Opinions

Anti-Corruption Bill working draft dissected 

  • How three Acts will be repealed to make way for a new, empowered anti-corruption commission

BY a Special Correspondent

In response to past and present members of the Government of Sri Lanka as well as the Sri Lankan State being accused, both locally and in the international arena, of perpetrating and committing “economic crimes”, the Ministry of Justice has put forward its working draft of the proposed Anti-Corruption Bill. 

This article will set out aspects pertaining to the establishment of the new Commission to Investigate Allegations of Bribery or Corruption (CIABOC), including the appointment of its Director General (DG) and staff, the finances of the commission, and some of its powers and functions excluding investigations, which will be discussed in Part II of this article. The article will also discuss aspects concerning the declaration of assets and liabilities.   

The preamble of the working draft’s states that the proposed Anti-Corruption Act – which will have the effect of repealing the Bribery Act, No. 11 of 1954, the CIABOC Act, No. 19 of 1994, and the Declaration of Assets and Liabilities Law, No. 1 of 1975 – seeks to give effect to certain provisions in the United Nations (UN) Convention against Corruption, and other related international norms, standards, and best practices; to establish an independent CIABOC to detect and probe allegations of bribery, corruption, and offences related to the declaration of assets and liabilities, and to direct the institution of the prosecution of the same; and to prevent corrupt practices.

Objectives of the CIABOC

The objectives of this proposed Law are to enhance transparency in governance (systems and processes to ensure accountability, transparency, responsiveness, the rule of law, stability, and the participation of civil society in the administration of the Government); to strengthen integrity of governance and to increase accountability; to strengthen public participation to eradicate corruption; to establish an independent CIABOC to exercise and perform the powers and functions, and carry out the responsibilities imposed under this Act; to mandate the CIABOC to conduct preliminary inquiries and investigations into, and to prosecute, bribery, corruption, and associated offences; to conduct and co-ordinate educational activities on the prevention of bribery and corruption; to introduce an effective system for the declaration of assets and liabilities in order to prevent illicit enrichment by public officials; to promote inter-agency co-operation and international collaboration (including the active participation of civil society, and non-governmental and community-based organisations) in preventing bribery and fighting corruption; to give effect to obligations incurred under the aforementioned UN Convention and related international conventions to which Sri Lanka is a State party; and to recognise international standards and best practices so as to establish a culture of integrity.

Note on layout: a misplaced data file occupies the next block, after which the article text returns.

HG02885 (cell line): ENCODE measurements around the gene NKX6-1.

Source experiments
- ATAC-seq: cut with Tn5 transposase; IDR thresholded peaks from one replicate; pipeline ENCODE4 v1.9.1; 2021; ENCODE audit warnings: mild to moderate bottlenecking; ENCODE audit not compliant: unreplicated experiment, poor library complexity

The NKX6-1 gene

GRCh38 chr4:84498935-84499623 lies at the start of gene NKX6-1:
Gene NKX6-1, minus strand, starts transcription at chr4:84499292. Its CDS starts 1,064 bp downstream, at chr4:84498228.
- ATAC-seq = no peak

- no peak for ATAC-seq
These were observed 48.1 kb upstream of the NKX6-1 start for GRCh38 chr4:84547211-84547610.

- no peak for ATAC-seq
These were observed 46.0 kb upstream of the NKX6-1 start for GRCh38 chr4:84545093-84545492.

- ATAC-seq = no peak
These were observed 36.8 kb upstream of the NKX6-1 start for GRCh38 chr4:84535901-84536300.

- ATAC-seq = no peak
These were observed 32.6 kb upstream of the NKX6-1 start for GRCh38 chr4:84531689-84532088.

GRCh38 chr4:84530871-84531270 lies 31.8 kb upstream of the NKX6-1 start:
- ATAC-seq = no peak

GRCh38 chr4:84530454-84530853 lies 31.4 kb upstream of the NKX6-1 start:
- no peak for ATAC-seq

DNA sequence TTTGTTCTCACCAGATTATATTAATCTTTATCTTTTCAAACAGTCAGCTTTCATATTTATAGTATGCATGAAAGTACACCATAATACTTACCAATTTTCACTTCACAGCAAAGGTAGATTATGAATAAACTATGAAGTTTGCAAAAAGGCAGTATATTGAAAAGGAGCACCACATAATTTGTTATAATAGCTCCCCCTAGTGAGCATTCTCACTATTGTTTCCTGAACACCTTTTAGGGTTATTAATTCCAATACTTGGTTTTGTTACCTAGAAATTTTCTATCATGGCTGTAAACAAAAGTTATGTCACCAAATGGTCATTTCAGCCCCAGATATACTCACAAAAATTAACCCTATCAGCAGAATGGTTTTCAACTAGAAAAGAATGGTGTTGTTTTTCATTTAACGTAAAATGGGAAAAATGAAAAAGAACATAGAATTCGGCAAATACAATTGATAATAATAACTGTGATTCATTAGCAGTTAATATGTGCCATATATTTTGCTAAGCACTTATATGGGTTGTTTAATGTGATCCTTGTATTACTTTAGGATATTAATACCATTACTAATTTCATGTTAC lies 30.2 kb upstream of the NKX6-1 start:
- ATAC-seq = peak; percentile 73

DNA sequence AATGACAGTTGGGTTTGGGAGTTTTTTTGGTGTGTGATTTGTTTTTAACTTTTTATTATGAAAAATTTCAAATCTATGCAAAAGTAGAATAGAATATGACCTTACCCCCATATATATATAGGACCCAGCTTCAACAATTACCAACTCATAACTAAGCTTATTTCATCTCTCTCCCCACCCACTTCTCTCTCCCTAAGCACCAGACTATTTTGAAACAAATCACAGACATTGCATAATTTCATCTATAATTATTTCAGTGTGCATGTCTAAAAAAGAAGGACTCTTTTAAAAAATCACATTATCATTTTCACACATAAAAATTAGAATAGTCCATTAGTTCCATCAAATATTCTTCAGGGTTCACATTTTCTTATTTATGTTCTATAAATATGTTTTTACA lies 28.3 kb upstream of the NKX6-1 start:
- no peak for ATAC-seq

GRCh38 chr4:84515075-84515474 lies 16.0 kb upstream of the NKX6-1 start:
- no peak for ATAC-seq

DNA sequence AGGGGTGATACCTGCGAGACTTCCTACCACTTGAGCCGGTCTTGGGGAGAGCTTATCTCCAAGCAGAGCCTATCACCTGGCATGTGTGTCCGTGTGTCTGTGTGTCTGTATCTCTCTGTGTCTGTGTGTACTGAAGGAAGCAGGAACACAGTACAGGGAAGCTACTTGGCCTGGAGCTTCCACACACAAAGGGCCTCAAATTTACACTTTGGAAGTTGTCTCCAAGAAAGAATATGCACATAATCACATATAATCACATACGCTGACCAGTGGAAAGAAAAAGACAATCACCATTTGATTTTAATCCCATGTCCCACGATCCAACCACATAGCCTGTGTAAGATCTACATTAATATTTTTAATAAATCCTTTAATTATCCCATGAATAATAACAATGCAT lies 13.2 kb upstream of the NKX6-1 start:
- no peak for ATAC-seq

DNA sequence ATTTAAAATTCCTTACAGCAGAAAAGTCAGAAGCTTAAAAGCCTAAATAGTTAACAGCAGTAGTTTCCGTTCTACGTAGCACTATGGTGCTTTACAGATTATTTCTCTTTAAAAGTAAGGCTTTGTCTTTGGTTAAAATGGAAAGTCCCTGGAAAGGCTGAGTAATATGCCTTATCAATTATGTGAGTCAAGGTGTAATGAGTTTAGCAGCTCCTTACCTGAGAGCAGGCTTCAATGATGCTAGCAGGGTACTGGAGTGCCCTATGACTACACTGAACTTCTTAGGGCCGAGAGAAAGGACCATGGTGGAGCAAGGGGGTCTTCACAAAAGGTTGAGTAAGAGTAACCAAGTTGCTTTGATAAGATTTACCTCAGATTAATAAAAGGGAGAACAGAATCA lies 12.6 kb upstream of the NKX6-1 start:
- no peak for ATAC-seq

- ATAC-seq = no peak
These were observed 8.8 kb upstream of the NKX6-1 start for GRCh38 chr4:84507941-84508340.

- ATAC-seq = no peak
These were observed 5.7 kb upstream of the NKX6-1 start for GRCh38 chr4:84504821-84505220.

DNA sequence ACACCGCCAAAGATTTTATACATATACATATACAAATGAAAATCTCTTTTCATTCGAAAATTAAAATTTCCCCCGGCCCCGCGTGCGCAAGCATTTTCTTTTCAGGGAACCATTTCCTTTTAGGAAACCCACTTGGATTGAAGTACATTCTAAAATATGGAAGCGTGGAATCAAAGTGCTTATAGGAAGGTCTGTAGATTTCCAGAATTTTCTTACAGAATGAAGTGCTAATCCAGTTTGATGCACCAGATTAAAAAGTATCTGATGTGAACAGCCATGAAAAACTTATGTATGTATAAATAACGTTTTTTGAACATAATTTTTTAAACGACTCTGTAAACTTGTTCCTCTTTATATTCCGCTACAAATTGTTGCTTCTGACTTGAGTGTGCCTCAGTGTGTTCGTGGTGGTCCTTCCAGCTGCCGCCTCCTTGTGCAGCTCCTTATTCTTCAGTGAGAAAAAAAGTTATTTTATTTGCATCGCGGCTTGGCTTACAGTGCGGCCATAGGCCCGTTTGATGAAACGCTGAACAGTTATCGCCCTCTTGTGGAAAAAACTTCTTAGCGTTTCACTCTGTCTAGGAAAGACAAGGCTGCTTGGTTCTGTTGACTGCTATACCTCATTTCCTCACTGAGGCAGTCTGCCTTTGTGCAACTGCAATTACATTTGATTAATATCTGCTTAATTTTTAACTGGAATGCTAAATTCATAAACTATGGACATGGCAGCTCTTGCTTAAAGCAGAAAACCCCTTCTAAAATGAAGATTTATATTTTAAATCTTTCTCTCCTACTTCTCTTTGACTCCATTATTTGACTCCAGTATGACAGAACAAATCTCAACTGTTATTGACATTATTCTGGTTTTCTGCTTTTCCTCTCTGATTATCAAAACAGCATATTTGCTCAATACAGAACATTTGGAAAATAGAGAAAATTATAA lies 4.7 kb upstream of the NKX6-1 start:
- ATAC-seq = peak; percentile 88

Towards this end, the CIABOC shall also be vested with the sua sponte/suo motu/ex mero motu (on its own accord and motion) power. The CIABOC is also to be made answerable to Parliament. 

Composition of the CIABOC

Regarding the composition of the CIABOC, which is to be appointed (its chairperson included) by the President upon the recommendation of the Constitutional Council (CC), it shall be made up of three commissioners/members who have expertise, have reached a status of eminence, and have at least 20 years of experience in one or more fields specifically including law, forensic auditing and accounting, engineering, international relations and diplomatic services, the management of public affairs, and public administration. 

Furthermore, it is required that every commissioner/member shall be “competent, honest, of high moral integrity, and of good repute”, while persons elected to represent political offices – the latter being undefined in the working draft – are disqualified from being commissioners/members of the CIABOC. They should also declare any conflicts of interest in terms of the matters that come before the CIABOC.